AbstractGiven that attentional resources are limited, coupled with the abundance of incoming sensory information, humans must learn how to focus on task-relevant information while ignoring irrelevant stimuli. Multisensory integration (MSI) combines sensory information from different modalities such that multimodal stimuli are responded to more quickly and accurately compared to unimodal stimuli. The current experiment used audiovisual Stroop stimuli to determine how competing and/or supporting sensory information are processed in a two-choice goal-directed reaching task. Congruent, incongruent, or neutral audiovisual Stroop stimuli were presented for 500ms, followed by two colour coded targets. Participants were instructed whether to respond to the written word, or the word verbalization. Movement trajectories were recorded using three-dimensional motion capture. Given the spatial nature of the task, we predicted incongruent visual information would be more detrimental to task performance compared to incongruent auditory information. We also predicted reaction and movement time would be shortest in the respond visual condition, with earlier trajectory deviations. A 2 response modality x 3 congruency repeated measures ANOVA found that response modality influenced trajectory deviations, where responses in the respond-visual condition showed earlier deviations, especially when the written word was congruent with the auditory stimulus. Auditory-neutral trials led to significantly longer reaction times suggesting that auditory stimuli are processed regardless of task instructions. Thus, we cannot assume that humans can choose to ignore extraneous auditory information. By examining how congruent and incongruent stimuli influence nonconscious limb control, these results can help inform the design of new technology interfaces to facilitate human performance.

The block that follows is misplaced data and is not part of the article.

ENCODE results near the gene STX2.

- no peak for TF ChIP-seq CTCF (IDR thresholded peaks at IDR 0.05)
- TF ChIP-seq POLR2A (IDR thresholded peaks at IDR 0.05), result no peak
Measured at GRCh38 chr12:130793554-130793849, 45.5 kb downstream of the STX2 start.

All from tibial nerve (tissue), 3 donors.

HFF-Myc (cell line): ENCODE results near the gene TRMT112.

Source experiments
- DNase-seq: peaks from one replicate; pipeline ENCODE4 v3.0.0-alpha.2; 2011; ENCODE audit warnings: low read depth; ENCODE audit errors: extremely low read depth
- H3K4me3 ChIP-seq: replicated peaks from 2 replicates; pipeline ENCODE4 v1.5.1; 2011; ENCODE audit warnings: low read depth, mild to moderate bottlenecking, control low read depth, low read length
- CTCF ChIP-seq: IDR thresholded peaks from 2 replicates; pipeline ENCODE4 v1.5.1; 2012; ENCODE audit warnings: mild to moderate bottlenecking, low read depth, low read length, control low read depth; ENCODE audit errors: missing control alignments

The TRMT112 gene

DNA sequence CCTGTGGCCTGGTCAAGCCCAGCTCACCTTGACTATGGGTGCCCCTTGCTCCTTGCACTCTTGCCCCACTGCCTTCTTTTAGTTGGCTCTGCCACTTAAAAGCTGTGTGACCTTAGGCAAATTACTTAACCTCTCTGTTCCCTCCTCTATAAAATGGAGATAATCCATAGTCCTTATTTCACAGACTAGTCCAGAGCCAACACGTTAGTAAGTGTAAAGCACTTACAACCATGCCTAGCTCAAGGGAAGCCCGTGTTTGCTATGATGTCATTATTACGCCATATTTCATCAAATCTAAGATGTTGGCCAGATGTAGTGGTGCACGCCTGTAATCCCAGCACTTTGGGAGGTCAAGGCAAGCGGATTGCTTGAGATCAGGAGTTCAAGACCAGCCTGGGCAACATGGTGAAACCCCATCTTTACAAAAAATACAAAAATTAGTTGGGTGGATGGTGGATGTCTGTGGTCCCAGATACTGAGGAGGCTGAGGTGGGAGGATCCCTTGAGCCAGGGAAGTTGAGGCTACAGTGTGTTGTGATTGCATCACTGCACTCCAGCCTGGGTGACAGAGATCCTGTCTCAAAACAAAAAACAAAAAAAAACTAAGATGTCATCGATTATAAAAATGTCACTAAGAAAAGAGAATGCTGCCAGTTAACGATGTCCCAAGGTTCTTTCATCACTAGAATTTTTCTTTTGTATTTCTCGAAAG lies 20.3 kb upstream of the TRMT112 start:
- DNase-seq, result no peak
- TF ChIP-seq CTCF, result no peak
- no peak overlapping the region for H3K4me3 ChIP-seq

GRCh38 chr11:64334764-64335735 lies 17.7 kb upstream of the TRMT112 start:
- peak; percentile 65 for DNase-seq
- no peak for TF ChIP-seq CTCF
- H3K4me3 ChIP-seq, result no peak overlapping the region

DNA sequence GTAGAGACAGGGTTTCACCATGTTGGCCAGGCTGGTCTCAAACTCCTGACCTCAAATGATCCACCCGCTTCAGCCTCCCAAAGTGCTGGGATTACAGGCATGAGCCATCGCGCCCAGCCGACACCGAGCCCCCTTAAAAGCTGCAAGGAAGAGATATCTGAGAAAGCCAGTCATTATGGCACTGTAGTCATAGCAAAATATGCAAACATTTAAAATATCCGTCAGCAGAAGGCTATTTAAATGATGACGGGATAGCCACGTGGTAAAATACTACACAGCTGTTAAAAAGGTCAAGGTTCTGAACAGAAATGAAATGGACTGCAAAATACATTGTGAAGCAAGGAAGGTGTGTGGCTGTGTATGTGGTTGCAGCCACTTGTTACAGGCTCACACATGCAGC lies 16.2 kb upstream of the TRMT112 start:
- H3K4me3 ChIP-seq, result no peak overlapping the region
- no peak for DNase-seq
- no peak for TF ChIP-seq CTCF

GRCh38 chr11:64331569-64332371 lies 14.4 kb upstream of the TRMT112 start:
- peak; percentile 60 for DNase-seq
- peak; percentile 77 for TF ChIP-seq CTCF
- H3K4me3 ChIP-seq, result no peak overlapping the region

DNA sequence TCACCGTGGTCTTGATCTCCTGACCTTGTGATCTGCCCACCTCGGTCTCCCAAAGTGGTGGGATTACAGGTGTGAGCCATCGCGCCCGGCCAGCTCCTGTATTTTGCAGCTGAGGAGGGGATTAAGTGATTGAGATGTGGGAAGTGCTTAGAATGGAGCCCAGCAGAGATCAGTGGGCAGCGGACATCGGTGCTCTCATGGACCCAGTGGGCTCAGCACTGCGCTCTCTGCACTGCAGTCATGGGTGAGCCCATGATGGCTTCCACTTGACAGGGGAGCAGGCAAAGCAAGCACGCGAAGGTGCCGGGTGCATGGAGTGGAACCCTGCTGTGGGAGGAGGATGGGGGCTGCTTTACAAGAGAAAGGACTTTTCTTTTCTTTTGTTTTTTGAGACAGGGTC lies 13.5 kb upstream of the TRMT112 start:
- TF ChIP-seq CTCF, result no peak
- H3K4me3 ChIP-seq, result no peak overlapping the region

Acknowledgments: I would like to thank NSERC for funding this research.